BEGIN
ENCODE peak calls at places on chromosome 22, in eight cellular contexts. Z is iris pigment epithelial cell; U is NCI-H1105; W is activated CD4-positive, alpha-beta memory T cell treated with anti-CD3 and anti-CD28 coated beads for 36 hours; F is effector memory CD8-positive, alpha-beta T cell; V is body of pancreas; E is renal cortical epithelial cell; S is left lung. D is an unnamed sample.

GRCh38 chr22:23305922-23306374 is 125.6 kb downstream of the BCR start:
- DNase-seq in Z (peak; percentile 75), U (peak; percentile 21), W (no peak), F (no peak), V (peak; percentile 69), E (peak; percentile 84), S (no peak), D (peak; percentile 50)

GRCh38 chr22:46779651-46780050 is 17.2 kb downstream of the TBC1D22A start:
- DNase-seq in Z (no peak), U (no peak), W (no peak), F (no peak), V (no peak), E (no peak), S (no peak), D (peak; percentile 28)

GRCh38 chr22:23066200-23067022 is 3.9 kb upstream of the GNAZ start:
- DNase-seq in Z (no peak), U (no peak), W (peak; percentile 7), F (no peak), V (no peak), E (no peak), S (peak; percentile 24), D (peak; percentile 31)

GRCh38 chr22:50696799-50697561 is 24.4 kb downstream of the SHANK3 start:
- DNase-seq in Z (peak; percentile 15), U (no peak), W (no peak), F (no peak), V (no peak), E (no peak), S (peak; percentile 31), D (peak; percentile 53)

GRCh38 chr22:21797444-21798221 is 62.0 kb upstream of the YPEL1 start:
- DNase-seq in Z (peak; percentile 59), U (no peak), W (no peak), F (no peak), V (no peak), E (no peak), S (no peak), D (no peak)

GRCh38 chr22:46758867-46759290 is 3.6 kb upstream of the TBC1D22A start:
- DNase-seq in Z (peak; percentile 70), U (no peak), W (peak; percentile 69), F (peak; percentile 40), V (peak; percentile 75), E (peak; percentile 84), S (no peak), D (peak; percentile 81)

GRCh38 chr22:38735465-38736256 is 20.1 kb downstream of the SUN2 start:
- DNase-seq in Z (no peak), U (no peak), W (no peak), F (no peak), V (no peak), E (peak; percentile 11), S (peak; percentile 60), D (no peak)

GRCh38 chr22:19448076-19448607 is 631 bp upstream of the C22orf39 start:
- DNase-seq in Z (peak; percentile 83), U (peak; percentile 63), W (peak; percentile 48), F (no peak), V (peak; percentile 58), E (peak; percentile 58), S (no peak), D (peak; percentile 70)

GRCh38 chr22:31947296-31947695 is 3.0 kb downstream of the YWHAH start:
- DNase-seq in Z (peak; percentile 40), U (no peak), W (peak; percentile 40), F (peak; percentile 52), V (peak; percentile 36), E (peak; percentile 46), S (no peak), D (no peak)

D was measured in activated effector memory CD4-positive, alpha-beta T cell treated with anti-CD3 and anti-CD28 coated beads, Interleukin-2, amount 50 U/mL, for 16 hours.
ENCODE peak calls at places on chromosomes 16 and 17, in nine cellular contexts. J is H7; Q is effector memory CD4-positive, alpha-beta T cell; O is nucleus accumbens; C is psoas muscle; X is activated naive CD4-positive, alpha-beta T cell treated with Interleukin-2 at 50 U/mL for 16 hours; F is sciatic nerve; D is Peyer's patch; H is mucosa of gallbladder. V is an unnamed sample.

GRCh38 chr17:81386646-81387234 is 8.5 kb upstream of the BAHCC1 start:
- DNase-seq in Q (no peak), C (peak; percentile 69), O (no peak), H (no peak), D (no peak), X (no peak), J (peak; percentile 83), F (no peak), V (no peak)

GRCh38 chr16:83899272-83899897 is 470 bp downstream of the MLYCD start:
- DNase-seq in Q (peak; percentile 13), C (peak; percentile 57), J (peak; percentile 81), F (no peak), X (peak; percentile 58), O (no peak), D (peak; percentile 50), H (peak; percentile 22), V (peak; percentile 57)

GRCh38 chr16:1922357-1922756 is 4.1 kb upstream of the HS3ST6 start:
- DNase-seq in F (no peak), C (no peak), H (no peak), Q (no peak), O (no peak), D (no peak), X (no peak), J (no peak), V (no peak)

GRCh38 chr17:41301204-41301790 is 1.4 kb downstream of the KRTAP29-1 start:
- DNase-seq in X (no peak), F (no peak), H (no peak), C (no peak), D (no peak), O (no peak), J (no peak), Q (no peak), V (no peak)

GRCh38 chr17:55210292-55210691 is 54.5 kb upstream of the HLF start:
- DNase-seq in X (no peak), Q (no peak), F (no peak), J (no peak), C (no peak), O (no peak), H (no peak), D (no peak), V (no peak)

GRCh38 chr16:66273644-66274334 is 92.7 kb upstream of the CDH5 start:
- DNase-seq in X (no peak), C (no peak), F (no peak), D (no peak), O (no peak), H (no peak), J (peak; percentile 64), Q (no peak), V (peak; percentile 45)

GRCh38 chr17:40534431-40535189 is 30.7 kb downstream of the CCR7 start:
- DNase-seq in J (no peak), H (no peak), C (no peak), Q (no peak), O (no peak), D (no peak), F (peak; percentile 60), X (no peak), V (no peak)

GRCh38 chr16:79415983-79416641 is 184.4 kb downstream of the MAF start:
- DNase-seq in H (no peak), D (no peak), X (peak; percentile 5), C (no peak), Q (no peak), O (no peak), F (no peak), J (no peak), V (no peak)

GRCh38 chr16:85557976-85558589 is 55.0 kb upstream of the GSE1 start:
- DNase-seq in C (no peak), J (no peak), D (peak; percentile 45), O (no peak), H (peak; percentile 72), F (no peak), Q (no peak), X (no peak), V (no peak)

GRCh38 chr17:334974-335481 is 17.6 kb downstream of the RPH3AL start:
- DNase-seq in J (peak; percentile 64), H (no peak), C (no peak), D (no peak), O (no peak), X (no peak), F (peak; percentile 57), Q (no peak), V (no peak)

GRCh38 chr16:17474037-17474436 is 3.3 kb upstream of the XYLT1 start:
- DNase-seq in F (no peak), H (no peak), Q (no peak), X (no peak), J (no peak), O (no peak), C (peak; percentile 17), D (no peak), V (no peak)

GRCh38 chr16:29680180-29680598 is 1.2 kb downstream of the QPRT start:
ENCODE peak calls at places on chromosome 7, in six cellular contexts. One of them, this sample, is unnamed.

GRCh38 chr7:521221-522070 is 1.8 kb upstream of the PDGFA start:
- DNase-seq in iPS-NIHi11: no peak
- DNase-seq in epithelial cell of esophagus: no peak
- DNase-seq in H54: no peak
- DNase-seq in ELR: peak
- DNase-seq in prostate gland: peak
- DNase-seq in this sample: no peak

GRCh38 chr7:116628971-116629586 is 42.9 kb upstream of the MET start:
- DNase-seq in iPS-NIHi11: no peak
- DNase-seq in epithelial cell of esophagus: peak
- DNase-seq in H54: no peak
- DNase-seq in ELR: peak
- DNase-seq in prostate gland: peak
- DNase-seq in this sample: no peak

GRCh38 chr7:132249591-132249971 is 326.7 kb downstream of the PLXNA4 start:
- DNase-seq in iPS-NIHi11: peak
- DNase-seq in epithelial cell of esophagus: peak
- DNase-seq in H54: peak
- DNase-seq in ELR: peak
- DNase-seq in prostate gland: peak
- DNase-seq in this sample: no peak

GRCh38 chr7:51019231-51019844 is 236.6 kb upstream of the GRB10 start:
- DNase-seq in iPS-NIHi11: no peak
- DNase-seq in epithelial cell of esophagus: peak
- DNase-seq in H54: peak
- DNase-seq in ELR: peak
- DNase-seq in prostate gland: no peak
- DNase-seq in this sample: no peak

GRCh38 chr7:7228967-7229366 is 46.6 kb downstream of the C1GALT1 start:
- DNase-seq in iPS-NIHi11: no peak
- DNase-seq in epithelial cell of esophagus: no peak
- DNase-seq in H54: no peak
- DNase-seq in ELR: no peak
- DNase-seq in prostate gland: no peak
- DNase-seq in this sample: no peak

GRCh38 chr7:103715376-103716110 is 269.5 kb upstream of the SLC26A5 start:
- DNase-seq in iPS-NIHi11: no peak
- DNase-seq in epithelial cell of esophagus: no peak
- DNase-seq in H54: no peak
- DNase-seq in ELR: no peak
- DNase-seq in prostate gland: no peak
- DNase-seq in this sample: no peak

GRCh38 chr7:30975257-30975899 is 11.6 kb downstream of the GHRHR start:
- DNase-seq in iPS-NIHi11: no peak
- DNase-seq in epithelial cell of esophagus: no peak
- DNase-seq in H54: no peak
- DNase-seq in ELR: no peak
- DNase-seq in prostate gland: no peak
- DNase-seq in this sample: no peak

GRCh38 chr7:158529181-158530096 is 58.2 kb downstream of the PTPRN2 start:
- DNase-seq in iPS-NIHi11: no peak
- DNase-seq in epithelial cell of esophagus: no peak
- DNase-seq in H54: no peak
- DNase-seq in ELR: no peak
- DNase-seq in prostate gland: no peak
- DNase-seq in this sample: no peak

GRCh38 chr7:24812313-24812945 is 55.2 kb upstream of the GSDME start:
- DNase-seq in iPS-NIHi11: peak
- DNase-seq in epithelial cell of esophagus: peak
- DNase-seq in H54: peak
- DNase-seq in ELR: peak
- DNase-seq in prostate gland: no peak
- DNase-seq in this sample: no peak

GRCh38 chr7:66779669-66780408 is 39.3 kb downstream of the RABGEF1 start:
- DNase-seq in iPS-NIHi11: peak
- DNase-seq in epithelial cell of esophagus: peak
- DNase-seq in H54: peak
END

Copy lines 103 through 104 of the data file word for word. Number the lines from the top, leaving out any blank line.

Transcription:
- DNase-seq in iPS-NIHi11: peak
- DNase-seq in epithelial cell of esophagus: peak